The notice follows a weekend announcement by the company that it may shut off power due to dry, windy weather conditions expected to bring wildfire weather conditions Wednesday through Thursday morning.
The shutoffs will begin as early as 6 a.m. local time and as late as 4 p.m., and will affect Northern California areas of the Sierra Foothills, the North Bay, and the North Valley. Overnight conditions aren't expected to lessen fire risks, forecasters said.
The delayed regions had been estimated to include at least 93,000 of the 150,000 customers that PG&E had said, in statements Tuesday and early Wednesday morning, would likely lose power during its latest "public safety power shutoff" event, first announced earlier this week.
Update: PG&E on Monday evening increased its estimate of customers impacted by Wednesday's possible shutoff to 303,000 homes and businesses, adding an additional 39,000 customers in parts of Santa Cruz, Santa Clara and San Mateo.
Smoke from the Maria Fire billows above Santa Paula, Calif. on October 31, 2019.
Utility CEO Bill Johnson made the comments Monday in testimony before a California legislative committee that also detailed a series of major shutdowns in recent weeks that left millions of people without power. As of early this morning, winds were already gusting above 50 miles per hour in higher terrain north of San Francisco, the NWS said. The practice cuts electricity to avoid causing fires during high winds and dry conditions.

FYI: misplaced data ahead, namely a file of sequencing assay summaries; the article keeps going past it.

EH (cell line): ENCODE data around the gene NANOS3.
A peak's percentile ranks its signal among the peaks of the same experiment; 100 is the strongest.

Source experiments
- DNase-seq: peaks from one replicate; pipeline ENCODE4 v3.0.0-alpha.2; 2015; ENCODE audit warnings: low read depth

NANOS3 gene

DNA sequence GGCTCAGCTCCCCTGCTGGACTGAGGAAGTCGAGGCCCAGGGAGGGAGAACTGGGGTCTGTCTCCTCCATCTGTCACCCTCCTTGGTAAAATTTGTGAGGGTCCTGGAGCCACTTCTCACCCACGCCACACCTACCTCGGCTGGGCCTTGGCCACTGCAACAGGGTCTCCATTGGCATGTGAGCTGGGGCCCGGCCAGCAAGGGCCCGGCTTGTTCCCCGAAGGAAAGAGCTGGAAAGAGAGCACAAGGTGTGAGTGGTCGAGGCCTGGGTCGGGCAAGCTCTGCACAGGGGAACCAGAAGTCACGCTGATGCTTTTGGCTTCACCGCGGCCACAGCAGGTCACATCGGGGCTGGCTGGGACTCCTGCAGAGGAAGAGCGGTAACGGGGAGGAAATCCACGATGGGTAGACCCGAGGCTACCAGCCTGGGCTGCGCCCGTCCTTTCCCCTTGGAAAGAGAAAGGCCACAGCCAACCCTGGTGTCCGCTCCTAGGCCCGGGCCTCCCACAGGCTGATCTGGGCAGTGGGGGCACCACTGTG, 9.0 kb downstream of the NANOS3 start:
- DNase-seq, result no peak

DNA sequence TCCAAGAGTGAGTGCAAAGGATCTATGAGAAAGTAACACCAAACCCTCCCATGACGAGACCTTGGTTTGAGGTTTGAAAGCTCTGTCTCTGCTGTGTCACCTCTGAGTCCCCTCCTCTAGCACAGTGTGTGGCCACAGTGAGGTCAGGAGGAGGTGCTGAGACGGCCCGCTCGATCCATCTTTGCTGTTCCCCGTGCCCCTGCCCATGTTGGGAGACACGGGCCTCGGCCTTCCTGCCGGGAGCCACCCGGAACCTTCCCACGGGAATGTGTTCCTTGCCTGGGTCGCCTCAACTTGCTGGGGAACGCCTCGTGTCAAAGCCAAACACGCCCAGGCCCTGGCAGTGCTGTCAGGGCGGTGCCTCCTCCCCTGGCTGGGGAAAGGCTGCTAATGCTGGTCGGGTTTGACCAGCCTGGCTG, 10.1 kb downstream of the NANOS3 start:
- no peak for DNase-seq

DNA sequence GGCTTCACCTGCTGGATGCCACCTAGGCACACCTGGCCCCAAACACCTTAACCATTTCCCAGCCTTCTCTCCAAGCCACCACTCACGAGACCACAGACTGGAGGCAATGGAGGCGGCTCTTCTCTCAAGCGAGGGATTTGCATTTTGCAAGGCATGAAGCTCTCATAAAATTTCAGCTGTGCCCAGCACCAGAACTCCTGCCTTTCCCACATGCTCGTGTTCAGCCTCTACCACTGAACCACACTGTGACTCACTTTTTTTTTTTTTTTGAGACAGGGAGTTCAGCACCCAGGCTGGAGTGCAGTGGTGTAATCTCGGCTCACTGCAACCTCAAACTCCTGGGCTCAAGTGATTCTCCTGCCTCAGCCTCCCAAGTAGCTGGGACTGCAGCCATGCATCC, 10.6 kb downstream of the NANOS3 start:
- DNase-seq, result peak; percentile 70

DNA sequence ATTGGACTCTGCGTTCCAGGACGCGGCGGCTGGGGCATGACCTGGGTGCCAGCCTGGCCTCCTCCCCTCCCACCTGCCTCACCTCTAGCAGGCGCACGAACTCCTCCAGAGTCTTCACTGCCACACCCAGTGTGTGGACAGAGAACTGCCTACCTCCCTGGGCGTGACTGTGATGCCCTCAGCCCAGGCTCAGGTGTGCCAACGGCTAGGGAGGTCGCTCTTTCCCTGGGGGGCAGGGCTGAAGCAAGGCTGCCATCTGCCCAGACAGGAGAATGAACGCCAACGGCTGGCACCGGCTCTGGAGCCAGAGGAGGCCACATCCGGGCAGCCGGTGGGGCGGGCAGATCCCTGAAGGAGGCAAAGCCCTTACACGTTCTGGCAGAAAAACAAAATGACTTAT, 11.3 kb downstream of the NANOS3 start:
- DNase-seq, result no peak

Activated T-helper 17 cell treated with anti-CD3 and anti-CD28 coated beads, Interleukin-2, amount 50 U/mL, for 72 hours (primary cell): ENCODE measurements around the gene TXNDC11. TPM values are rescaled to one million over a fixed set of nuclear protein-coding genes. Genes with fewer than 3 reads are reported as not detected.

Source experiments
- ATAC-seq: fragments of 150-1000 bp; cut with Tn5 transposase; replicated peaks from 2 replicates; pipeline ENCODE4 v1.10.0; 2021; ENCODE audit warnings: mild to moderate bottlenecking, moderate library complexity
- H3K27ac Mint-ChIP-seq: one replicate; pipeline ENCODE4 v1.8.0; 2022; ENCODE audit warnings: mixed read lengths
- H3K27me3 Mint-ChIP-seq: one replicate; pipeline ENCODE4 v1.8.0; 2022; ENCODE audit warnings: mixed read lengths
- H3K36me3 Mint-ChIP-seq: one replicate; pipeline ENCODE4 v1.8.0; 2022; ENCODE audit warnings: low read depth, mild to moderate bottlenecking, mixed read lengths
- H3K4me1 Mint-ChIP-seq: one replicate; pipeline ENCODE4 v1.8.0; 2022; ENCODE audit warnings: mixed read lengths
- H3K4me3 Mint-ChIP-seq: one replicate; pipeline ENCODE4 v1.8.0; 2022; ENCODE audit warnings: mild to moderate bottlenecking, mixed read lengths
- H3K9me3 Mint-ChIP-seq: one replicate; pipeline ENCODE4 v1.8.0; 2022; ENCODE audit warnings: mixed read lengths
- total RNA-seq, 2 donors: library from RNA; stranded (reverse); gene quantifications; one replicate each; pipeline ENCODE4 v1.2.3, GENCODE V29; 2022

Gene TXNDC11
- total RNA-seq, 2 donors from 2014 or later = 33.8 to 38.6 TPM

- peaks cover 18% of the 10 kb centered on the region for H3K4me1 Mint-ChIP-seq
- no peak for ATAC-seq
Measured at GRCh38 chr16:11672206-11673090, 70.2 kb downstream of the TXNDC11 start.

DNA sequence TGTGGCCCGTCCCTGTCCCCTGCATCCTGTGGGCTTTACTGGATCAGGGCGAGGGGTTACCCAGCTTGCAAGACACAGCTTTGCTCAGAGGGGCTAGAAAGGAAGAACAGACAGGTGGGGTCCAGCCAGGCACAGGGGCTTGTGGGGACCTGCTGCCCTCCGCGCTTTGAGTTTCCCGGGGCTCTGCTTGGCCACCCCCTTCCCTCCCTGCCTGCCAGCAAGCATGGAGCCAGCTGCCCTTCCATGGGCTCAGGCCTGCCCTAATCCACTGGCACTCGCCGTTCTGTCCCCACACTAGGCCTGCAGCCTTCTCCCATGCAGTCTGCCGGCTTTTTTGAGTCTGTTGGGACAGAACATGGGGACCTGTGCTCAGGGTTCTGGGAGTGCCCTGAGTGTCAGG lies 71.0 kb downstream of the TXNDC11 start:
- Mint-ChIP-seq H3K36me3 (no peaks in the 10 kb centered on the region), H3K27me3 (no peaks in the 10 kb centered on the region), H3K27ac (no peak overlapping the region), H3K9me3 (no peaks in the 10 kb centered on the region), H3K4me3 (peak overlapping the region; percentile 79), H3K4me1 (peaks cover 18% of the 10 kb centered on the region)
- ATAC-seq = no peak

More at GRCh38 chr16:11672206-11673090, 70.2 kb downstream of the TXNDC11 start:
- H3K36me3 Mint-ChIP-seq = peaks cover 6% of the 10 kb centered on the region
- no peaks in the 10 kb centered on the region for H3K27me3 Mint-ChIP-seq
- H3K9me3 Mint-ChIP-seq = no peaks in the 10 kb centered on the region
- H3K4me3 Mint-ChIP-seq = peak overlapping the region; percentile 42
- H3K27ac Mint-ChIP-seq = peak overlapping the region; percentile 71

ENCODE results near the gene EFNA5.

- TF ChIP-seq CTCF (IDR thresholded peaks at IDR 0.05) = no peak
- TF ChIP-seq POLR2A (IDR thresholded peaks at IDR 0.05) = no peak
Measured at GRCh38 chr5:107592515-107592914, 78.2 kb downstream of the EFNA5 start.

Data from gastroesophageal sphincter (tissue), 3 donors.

Last year's devastating Camp Fire that killed 85 people and destroyed thousands of structures was started by electrical lines owned by PG&E.
The state's two other trader-owned utilities - San Diego Gas & Electric and Southern California Edison - also have turned off electricity this year. PG&E workers remain at the scene of a three-alarm fire that started after a construction crew hit a gas line on February 07, 2019 in San Francisco.
California Gov. Gavin Newsom (L) tours a home destroyed by the Kincade fire in Geyserville, Calif. on October 25, 2019.
"I think we got a little complacent that we had figured it out and all of a sudden we scaled up to 20 times that size in the next event", Johnson said during a state Senate oversight hearing.
"We do not anticipate an yearly repeat of what we went by way of this Oct", Johnson claimed. "If Pacific Gas and Electric is unable to secure its own fate and future ... then the state will prepare itself as backup for a scenario where we do that job for them".